A Decade After Sex Scandal, Edison Chen Grabs the Spotlight Again, This Time with Fashion Business
Claire Yinan Che
Ten years ago, Edison Chen was one of the most popular entertainment stars in Hong Kong and mainland China, then he dropped off his laptop at a computer shop for repairs. A technician found more than 1,300 intimate photos and video clips of Chen and various female Asian celebrities – and soon leaked them to the press. The sex scandal went viral, of course. Overwhelmed and widely condemned by the media and public, he issued a public apology. “I will be away from Hong Kong entertainment indefinitely, and there is no time frame [for a return].”
Now Chen, 37, is back, this time as an entrepreneur. He’s refocusing on the fashion retailer that he co-founded 14 years ago. That was at the height of his acting and hip-hop singing career, when he worked with Cantopop star Andy Lau in the movie Infernal Affairs and was always in the media spotlight. But he was irritated that he was often treated as an expensive bargaining chip between management companies, so the free spirit started Clot with his childhood friend Kevin Poon to gain some independence.
The Hong Kong-based streetwear company started with a “clotted” selection of lifestyle brands that were unfamiliar to Chinese consumers. A year later, it launched its own line of products. The business took off and in 2006 it brought American rapper Kanye West to Hong Kong for his only stop in Asia. “We started out with an initiative to bridge between East and West, China and America,” says Chen.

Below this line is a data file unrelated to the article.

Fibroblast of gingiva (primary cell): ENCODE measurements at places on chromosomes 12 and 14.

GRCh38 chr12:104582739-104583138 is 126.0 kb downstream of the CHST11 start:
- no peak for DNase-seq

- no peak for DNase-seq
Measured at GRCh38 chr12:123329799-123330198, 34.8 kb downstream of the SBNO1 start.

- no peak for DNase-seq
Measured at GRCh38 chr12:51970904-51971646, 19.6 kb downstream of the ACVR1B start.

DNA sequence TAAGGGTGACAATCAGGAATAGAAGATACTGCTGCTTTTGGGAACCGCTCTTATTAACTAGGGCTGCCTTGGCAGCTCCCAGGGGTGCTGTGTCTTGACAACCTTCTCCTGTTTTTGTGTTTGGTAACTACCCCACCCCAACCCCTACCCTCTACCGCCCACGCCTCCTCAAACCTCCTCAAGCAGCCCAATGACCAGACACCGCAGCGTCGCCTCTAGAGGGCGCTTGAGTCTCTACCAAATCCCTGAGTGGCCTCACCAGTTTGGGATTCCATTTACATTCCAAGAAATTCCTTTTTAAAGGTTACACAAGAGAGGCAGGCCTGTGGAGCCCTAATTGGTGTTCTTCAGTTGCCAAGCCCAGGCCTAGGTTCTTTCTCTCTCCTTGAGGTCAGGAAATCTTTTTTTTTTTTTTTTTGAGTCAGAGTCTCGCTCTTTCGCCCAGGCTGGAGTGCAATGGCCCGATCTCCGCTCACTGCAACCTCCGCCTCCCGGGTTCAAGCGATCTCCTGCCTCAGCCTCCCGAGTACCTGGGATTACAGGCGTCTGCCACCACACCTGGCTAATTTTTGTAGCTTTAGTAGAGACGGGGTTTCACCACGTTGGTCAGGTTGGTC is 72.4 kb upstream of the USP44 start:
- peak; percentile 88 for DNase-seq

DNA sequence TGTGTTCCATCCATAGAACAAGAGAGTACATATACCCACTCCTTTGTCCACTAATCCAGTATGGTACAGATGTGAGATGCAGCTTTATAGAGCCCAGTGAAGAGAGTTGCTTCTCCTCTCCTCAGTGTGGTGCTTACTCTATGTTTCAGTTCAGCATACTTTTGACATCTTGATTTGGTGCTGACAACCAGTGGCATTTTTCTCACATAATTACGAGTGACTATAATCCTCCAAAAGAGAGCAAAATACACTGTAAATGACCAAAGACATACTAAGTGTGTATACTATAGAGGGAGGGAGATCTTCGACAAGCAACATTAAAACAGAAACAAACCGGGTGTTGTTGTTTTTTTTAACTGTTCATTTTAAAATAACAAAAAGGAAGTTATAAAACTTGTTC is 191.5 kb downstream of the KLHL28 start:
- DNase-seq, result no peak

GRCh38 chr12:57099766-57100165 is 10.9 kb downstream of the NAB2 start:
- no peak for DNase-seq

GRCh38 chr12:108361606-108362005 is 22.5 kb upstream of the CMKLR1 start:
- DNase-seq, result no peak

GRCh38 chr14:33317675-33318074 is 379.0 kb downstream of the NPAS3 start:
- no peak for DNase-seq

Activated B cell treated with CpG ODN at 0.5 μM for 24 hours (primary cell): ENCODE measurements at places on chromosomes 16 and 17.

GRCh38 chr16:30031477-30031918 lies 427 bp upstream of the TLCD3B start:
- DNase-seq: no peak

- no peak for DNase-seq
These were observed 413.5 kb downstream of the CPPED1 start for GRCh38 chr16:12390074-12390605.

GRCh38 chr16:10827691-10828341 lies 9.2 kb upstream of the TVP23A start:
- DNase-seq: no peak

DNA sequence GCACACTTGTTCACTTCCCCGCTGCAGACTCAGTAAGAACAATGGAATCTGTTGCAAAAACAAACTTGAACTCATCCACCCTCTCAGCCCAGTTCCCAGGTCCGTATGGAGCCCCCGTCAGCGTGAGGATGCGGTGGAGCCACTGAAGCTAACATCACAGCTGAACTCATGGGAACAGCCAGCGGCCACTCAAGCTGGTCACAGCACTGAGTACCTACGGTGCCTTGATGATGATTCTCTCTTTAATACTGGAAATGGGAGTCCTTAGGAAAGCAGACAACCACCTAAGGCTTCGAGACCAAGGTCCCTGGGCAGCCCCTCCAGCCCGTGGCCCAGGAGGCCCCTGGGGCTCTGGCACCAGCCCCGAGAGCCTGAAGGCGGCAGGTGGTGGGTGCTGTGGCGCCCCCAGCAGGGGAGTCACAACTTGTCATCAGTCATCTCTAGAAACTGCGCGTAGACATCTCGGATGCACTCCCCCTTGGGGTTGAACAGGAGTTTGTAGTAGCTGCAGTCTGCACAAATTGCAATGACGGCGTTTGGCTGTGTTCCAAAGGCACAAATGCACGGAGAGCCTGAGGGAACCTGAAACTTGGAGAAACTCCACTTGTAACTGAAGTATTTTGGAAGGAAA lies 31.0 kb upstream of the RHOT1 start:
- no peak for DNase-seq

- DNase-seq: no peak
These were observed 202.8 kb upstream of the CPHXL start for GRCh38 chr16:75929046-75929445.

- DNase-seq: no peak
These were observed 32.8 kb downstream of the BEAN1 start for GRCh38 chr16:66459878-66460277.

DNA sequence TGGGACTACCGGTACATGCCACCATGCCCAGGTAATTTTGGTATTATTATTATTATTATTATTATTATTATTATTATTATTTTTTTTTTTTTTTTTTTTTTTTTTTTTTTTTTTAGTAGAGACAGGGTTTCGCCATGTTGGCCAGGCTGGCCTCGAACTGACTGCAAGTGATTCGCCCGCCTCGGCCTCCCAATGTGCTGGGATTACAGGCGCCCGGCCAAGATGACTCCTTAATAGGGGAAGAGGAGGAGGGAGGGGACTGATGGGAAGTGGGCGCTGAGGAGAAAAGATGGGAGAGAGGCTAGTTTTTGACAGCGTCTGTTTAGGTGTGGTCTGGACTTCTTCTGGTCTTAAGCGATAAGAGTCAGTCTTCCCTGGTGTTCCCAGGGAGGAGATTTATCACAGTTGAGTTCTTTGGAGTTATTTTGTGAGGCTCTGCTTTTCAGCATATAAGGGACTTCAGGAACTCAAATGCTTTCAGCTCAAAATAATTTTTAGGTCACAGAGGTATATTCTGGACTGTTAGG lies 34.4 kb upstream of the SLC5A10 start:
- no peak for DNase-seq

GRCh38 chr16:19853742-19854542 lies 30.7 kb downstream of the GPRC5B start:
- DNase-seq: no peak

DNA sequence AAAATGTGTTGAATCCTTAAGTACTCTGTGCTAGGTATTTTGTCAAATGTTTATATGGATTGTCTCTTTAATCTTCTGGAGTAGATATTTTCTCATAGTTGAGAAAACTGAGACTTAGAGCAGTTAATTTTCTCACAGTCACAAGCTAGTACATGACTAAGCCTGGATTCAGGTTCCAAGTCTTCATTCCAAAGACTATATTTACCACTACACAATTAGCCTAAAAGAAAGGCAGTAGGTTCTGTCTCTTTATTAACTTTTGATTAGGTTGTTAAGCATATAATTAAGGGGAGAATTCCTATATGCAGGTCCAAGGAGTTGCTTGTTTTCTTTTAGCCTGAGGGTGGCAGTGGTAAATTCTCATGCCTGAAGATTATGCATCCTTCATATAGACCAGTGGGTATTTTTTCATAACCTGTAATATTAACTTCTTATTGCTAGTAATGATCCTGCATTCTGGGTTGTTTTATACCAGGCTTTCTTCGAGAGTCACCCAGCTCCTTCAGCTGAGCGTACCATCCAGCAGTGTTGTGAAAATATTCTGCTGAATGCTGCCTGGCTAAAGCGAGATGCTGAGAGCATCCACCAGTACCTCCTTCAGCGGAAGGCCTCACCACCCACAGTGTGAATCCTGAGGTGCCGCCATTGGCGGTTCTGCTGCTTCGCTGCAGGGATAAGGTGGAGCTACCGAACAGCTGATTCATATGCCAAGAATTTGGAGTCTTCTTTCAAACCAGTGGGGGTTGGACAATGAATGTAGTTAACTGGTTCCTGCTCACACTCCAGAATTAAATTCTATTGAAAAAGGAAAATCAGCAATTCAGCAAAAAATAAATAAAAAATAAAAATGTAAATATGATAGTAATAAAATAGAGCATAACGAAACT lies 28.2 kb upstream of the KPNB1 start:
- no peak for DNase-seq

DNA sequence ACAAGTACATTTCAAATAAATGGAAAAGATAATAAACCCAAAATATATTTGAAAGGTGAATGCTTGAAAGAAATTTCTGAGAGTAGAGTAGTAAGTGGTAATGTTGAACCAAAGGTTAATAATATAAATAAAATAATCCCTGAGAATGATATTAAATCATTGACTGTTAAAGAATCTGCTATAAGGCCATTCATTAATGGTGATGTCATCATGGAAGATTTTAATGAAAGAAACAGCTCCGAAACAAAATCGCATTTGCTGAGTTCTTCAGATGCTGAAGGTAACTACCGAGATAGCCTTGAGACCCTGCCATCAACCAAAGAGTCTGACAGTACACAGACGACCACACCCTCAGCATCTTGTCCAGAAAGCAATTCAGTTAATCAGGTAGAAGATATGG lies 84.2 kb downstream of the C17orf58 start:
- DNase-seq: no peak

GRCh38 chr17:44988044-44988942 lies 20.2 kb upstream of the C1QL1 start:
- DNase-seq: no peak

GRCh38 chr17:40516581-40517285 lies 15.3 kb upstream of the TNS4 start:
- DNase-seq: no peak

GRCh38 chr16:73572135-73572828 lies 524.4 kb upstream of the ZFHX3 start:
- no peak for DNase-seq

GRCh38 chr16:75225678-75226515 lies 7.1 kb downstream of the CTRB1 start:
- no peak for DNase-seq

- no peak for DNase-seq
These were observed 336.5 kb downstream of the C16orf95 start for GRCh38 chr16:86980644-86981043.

Chen was such a bridge himself. He was born into a wealthy family in Vancouver, Canada, and moved to Hong Kong when he was 10. His father was the chairman of Hong Kong-listed Massive Resources International Corp. and was heavily involved in the Hong Kong entertainment industry.
Dressed in a blue “Inner Peace” plaid shirt from his fashion brand and baggy jeans, Chen recently spoke at a China-U.S. forum held by Global Students Development Association on entrepreneurship at New York University. Speaking to an academic audience was a different experience for the ex-playboy. “When I started Clot years ago, I said we’re made in China. Everyone was like: ‘That’s horrible.’” He didn’t expect to be labeled “the Chinese brand” and be tarnished by the poor reputation then of products made in China. But he’s clearly overcome that. He says that with Clot, he’s been doing something that’s made in China, created in China – everything’s from a Chinese perspective.